Authority Test: Every proposed increase in political authority must be justifiable to all qualified points of view.
     
    On the picture I’ve offered, this test applies only to our first question, namely, determining the size of domain X: how many issues would all qualified points of view accept as belonging in domain X? I guess that will depend on how we flesh out ‘qualified points of view’. I take your point that this is a term of art in your book, and you want to leave the content unspecified in order to focus on the general structure of the argument. Still, it would be interesting to know why we should care about justifying our institutions to qualified points of view. What is it about such points of view that is so normatively salient? With Rawls’s reasonable persons we know the answer: it is because reasonable disagreement is the inevitable product of rationality exercised under free conditions, and so making our institutions acceptable to reasonable persons is a way of ensuring our political institutions are compatible with the free exercise of human reason. Obviously I don’t want to spoil the discussion of chapter 3, but I am curious whether you see the need to justify institutions to qualified points of view as having a similar motivation?

  2. I’m flip flopping on the question of the default, so I won’t comment about that, but I did want to ask David for clarification of his last comment:

    "any instance of political coercion must have a justification that is beyond reasonable disagreement. I apply it to “any instance,” not just special matters, but I say only that it “must have a justification” that is acceptable, though the decision itself could be open to qualified disagreement (as I assume many or most political decisions are)"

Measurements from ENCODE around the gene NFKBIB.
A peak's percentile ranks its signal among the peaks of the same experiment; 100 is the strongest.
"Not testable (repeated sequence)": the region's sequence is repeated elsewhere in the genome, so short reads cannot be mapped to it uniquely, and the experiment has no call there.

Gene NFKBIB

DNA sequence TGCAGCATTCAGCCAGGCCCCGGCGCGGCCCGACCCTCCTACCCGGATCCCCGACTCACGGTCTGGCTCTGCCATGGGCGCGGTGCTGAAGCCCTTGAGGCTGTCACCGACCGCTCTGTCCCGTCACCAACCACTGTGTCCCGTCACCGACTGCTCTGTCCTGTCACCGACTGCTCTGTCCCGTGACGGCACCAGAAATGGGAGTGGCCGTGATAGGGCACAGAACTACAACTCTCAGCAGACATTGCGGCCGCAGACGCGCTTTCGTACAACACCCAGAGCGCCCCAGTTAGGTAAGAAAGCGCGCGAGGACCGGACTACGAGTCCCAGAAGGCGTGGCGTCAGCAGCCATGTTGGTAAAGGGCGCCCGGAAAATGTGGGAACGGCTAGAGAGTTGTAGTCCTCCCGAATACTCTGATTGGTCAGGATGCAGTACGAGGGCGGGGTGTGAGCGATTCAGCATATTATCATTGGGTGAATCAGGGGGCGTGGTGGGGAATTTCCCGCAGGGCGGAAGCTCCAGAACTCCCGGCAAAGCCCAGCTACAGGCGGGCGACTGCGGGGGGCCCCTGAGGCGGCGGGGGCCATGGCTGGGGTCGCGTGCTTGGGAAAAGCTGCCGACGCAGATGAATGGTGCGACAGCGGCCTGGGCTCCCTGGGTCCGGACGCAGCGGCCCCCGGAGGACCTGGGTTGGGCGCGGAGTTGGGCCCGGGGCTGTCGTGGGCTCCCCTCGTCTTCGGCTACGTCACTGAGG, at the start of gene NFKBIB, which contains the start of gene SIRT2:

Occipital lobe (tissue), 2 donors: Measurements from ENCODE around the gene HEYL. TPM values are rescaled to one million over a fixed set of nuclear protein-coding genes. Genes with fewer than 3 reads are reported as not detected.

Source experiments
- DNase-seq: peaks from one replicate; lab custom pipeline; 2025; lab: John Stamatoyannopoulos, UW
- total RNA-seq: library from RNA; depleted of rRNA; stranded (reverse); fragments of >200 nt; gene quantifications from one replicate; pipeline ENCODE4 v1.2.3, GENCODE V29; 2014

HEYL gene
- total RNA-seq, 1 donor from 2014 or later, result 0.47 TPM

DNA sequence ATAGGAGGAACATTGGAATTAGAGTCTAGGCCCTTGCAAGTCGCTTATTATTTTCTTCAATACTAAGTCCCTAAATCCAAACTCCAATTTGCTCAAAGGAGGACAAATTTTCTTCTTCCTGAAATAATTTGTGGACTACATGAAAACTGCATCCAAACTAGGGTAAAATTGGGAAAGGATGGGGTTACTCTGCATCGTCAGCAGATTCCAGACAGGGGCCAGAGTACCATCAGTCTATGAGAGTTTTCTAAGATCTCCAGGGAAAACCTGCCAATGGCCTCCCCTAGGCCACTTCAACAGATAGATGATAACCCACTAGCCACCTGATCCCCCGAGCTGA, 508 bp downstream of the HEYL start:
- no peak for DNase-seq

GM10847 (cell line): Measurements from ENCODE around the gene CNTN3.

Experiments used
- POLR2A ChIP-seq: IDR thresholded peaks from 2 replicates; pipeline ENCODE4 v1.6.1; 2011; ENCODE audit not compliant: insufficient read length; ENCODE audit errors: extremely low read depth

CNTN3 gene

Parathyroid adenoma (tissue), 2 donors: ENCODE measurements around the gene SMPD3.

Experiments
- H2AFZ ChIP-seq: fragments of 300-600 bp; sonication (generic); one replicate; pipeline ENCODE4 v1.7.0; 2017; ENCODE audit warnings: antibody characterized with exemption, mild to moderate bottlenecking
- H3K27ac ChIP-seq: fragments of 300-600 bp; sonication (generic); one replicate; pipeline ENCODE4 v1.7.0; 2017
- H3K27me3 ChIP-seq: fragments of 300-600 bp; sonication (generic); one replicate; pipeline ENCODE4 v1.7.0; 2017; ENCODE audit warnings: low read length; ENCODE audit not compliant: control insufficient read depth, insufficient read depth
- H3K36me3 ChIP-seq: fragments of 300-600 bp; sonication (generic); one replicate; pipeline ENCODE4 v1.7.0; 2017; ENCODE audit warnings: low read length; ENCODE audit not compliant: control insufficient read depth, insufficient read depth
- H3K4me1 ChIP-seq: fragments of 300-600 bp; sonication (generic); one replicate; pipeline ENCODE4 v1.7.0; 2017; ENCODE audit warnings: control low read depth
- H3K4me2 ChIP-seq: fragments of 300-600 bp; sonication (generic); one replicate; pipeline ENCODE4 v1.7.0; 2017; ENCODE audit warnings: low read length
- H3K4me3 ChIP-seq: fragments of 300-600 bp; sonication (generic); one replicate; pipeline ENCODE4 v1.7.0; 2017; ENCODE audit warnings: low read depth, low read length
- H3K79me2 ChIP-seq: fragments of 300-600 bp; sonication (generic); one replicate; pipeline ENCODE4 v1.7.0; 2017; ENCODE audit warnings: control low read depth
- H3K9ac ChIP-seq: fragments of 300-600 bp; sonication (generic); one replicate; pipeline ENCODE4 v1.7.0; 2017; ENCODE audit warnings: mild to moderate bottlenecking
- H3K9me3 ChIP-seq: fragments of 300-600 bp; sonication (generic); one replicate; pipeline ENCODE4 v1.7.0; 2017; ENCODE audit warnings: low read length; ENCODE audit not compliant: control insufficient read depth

If an instance of political coercion is not open to qualified objection, how could the decision to carry out that coercion be open to qualified objection? Perhaps because the decision was in fact motivated by other, objectionable reasons?  Or is it rather that there are no qualified objections to having some common rule on a particular matter, but qualified objections to each of the various possible rules (i.e. inconclusiveness nested by conclusiveness, or higher-order unanimity)?   

  3. Jonathan: I’m not sure, but I see no reason not to grant you that one of the dimensions of the extent or magnitude of authority/legitimacy, requiring additional justification, is the size of the issue space (somehow measured) over which the authority extends. Let’s call that the authority’s scope. Now consider two scenarios of three people, in which the scope is held constant. However, in the first, you two usually outvote me. In the second, you two have votes and I do not. I say in the second scenario the authority over me is greater or more extensive or of a greater magnitude in a way that requires additional justification. But this is a dimension of magnitude other than scope.